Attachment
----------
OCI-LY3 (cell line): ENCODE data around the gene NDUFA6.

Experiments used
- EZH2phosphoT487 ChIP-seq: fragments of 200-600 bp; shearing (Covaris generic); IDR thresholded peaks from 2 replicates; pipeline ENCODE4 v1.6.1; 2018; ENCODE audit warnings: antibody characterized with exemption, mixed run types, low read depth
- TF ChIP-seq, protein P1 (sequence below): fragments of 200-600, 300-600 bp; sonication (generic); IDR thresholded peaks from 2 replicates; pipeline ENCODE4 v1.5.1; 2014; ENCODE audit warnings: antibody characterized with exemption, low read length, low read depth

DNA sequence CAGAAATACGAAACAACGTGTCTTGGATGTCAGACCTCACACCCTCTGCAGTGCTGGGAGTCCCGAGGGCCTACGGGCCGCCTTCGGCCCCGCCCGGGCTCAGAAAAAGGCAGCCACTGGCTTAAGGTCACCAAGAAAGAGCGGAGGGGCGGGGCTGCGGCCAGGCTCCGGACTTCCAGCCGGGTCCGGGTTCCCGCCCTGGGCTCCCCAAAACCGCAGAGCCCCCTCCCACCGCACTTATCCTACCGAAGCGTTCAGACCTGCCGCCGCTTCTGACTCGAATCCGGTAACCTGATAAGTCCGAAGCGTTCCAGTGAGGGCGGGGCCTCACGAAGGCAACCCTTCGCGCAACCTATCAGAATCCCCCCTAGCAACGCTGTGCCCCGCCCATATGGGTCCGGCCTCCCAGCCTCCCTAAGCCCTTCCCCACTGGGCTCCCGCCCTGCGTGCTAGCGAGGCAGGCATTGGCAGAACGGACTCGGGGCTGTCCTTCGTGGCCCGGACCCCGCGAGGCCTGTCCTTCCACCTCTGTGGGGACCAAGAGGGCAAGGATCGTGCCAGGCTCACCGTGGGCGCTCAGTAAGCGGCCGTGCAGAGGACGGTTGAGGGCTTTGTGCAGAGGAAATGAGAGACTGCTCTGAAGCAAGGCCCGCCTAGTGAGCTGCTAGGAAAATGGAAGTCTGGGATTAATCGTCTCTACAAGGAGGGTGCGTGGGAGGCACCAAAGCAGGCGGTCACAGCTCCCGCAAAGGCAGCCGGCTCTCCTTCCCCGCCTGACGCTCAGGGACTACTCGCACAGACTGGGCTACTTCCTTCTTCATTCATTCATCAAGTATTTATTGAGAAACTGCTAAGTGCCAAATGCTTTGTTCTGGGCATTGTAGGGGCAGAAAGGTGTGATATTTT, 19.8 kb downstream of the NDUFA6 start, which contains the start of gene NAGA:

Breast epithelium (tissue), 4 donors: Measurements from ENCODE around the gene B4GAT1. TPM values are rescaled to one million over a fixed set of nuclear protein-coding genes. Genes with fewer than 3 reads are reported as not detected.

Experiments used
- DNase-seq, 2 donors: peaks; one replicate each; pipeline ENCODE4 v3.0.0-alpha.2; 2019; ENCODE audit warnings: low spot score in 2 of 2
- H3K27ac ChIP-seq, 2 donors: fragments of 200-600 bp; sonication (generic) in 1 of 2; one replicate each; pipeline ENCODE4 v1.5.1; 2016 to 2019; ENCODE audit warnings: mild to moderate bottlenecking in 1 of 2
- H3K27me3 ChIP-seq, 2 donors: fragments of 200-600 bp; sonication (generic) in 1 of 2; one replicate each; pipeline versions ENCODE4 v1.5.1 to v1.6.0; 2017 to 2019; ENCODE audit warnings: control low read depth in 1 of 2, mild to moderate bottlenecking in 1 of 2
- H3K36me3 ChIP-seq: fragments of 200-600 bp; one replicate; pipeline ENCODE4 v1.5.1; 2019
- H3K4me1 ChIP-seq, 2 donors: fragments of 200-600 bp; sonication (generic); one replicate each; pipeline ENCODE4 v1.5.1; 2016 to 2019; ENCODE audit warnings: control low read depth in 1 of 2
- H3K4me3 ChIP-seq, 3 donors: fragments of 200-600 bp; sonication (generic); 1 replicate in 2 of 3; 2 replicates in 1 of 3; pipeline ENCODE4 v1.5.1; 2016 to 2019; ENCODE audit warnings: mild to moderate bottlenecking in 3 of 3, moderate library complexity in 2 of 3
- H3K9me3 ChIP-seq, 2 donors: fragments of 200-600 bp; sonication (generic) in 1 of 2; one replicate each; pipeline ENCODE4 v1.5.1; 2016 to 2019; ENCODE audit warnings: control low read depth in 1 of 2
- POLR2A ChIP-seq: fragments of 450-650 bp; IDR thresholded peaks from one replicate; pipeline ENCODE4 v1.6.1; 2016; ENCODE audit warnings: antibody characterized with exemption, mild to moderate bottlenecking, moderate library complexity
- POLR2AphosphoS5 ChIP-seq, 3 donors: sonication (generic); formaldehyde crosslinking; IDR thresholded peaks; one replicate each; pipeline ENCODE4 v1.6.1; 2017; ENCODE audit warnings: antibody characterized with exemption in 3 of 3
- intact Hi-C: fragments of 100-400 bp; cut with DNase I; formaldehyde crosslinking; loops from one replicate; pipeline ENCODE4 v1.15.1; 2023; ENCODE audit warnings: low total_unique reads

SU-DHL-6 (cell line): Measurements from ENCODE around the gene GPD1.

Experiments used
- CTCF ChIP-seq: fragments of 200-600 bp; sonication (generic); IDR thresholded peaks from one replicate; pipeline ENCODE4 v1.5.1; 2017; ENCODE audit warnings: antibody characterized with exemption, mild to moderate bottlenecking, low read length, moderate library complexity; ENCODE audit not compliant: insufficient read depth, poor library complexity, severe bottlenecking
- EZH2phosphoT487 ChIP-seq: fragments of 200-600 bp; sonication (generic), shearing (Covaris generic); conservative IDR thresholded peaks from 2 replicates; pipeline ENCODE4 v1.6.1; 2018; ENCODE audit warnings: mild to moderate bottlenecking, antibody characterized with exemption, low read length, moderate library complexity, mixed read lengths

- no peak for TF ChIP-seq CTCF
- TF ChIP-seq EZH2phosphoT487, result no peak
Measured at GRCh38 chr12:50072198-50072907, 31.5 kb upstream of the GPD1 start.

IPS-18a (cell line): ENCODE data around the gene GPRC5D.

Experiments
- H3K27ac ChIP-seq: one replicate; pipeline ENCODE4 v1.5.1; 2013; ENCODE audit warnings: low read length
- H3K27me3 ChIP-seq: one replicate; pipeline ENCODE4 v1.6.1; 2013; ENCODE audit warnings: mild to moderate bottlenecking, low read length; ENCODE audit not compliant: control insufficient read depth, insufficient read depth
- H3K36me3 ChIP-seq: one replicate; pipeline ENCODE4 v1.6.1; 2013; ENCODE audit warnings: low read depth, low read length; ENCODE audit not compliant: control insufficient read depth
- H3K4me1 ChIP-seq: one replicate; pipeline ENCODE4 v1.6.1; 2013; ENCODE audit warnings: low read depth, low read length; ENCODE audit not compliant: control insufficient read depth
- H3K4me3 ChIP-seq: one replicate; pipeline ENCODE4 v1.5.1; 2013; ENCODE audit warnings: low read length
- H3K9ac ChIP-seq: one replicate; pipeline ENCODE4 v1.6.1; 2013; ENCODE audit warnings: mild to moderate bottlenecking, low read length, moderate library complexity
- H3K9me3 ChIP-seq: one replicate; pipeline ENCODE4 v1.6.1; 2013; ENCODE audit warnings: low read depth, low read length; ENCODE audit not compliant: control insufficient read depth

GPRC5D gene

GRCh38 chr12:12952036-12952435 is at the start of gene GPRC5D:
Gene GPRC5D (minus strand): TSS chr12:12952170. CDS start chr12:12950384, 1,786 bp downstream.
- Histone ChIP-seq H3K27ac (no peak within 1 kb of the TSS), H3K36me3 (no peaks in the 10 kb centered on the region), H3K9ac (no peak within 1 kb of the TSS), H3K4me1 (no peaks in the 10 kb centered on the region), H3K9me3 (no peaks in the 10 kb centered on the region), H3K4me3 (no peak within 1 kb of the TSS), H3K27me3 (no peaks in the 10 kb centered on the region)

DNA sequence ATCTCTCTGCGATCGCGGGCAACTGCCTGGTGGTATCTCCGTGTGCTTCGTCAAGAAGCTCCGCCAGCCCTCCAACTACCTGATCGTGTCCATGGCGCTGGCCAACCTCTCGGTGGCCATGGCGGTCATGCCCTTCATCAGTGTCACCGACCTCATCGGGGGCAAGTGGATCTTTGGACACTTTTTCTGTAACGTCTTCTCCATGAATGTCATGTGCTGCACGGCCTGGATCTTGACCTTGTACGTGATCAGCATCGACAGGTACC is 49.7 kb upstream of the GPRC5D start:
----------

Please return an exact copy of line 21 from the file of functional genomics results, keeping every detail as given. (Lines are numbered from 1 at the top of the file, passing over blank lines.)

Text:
- EZH2phosphoT487 ChIP-seq: fragments of 200-600 bp; sonication (generic), shearing (Covaris generic); conservative IDR thresholded peaks from 2 replicates; pipeline ENCODE4 v1.6.1; 2018; ENCODE audit warnings: mild to moderate bottlenecking, antibody characterized with exemption, low read length, moderate library complexity, mixed read lengths